88. Further to my last, I would like to point out that capitalism itself placed gigantic barriers between domestic dwellings and productive enterprise, to the immediate detriment of women. There was a time when saying “a woman is in a home” was equivalent to saying “a woman is in skilled charge of craft, production and her finances” – since the domestic sphere was the source for all of society of spinning and weaving and the making of clothes, the brewing and preparation of beers and wines, the production and administration of herbal medicines and midwifery, and many other enterprises in which the primacy of women lost out when capitalism transformed them into factory enterprises, and separated them from the spheres in which the care and production of people had a central place.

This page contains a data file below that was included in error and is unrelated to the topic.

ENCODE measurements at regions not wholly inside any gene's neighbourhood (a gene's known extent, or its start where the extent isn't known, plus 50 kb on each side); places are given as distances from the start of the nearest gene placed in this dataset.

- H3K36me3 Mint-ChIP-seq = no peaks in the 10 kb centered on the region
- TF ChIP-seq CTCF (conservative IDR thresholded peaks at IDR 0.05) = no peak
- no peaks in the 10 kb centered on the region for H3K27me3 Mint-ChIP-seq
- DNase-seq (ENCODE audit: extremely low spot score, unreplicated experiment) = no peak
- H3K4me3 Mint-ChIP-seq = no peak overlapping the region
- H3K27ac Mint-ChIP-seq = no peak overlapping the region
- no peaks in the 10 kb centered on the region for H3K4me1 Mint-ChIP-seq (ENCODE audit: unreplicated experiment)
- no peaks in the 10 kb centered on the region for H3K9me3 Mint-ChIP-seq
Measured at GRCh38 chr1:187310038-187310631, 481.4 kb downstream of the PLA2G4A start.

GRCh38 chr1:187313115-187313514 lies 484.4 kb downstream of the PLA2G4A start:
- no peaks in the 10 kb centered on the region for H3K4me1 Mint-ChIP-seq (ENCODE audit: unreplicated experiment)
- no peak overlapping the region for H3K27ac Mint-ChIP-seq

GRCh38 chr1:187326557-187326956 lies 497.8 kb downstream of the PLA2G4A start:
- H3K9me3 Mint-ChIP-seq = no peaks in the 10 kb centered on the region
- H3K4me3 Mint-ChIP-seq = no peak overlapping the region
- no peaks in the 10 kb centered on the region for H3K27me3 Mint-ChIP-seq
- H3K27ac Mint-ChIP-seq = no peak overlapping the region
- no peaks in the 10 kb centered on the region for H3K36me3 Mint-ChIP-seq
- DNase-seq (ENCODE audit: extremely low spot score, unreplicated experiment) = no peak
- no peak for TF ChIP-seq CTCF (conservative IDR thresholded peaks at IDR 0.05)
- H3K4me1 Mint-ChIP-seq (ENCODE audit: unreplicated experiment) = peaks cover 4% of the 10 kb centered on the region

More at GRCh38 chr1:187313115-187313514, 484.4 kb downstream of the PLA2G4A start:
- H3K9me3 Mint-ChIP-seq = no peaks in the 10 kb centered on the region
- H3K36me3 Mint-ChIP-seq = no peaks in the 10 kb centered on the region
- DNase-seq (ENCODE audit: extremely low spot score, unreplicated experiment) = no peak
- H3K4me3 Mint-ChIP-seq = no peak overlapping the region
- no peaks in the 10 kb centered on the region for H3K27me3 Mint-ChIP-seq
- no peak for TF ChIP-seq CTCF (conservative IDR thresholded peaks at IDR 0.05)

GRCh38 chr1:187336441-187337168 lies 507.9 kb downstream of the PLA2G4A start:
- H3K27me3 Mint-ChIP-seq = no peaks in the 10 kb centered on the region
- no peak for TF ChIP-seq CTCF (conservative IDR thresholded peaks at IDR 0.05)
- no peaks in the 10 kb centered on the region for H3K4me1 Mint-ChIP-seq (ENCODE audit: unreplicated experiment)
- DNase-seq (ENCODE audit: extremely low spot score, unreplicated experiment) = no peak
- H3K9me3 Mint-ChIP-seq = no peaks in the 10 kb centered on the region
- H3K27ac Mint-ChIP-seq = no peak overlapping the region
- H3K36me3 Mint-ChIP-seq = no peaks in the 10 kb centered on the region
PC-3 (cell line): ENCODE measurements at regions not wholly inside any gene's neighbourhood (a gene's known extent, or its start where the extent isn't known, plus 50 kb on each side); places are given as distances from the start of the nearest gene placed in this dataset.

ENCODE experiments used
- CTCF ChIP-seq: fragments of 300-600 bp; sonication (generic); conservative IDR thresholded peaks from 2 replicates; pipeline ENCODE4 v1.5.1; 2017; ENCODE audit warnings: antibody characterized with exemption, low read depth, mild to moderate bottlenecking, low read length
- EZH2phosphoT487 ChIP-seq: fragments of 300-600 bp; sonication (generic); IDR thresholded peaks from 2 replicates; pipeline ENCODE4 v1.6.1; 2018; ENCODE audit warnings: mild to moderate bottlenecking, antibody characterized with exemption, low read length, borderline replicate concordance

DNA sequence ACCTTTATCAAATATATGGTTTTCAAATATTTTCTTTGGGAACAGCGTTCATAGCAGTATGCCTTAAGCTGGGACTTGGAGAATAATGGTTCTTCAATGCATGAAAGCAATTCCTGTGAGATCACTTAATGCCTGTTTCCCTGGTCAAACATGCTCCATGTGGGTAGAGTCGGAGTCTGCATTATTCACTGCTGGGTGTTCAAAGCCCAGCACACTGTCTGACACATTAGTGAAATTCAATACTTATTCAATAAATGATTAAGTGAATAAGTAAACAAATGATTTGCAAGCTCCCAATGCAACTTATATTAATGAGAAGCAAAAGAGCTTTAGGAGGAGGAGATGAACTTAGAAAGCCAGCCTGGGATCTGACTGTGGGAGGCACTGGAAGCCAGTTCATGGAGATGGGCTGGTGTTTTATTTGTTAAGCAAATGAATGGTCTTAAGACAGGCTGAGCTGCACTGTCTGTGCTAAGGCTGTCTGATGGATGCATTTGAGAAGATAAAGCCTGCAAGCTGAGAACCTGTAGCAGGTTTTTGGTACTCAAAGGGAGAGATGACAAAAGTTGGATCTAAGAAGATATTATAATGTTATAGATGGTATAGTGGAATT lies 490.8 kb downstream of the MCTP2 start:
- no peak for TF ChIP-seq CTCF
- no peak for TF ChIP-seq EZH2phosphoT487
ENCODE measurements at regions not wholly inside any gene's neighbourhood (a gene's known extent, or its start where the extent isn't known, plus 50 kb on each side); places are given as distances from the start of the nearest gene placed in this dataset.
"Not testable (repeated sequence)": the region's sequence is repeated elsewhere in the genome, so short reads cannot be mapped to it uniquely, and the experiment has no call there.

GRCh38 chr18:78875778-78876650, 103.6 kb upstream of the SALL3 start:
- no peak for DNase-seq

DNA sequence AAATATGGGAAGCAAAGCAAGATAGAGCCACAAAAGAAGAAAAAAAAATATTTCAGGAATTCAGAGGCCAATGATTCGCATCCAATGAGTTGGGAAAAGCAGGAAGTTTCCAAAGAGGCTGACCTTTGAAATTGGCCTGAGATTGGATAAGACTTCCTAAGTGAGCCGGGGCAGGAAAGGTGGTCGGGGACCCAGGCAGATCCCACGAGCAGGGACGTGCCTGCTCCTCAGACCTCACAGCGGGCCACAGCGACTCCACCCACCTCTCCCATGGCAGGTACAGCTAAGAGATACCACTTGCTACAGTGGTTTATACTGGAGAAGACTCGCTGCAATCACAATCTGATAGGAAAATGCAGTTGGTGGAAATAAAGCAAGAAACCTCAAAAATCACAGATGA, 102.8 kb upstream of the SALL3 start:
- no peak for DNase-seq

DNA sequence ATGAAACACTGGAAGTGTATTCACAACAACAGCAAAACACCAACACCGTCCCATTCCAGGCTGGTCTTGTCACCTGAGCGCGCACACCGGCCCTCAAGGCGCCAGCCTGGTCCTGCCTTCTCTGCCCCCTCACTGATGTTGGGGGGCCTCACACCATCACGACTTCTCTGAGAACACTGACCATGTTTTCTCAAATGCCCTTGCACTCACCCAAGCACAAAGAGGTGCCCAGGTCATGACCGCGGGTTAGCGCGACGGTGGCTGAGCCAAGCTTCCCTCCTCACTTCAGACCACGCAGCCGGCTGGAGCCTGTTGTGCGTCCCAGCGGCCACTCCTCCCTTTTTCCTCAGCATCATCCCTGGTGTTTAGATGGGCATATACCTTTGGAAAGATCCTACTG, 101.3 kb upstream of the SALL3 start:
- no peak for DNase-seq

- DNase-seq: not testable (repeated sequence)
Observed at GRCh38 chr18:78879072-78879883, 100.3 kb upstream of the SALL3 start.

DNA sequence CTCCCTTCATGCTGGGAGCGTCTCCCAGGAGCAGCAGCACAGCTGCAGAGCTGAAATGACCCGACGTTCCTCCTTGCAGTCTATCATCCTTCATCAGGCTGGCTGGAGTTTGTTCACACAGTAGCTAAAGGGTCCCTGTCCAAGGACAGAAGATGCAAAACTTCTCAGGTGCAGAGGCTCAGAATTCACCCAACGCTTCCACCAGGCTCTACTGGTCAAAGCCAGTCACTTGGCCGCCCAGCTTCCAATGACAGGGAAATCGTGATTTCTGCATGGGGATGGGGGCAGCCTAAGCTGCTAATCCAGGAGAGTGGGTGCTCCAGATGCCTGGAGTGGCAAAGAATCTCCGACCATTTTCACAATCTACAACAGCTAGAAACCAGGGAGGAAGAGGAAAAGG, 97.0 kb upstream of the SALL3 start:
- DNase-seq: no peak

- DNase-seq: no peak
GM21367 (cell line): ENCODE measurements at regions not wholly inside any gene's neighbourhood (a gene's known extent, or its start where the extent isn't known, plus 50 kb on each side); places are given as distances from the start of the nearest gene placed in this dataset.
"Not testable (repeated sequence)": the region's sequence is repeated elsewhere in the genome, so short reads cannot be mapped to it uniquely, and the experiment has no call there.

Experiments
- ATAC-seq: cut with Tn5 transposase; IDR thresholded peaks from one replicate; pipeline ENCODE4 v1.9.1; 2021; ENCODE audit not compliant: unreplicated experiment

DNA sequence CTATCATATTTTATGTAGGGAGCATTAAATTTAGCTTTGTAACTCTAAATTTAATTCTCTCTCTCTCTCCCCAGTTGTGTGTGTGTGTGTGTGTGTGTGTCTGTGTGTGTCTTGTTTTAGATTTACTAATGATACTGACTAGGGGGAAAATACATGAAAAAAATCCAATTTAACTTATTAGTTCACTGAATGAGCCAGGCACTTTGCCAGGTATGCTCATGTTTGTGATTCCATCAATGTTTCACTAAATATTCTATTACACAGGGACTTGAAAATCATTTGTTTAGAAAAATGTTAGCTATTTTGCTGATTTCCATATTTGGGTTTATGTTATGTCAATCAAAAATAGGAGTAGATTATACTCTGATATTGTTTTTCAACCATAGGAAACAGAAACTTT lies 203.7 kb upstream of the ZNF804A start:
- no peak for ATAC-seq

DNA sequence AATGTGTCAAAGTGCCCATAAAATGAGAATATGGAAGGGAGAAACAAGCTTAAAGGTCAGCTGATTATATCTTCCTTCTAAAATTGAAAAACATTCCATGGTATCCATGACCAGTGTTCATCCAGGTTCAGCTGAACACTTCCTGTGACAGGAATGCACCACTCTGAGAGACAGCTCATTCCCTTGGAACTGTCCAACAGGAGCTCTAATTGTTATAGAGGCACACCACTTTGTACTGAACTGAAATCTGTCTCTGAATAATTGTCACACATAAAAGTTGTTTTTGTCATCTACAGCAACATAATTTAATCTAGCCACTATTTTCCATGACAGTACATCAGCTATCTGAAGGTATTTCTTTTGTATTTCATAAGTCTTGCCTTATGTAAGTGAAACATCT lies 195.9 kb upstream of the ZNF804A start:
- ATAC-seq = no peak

It seem to me that capitalism is in its late stages, and its last “resource” to plunder is our very relationships with each other. We must “make” a living outside our homes and so, it seems to make so much sense, to entrust our children, our elderly and our disabled to the care of profit-making institutions, to entrust our worries and cares to therapists instead of friends, and to entrust the care, nutrition and nursing of our sick bodies to for-profit hospitals.

    In the face of all this, it is not easy for woman or man to find a way to “balance” their own needs – for family and mutual care/support, for expression of talent and fulfillment, for sustenance for body and soul – in ways that bring a life together into a single whole, rather than splintering it into many disparate-seeming parts. I am continually amazed by the utterly diverse and creative ways people DO find, despite it all.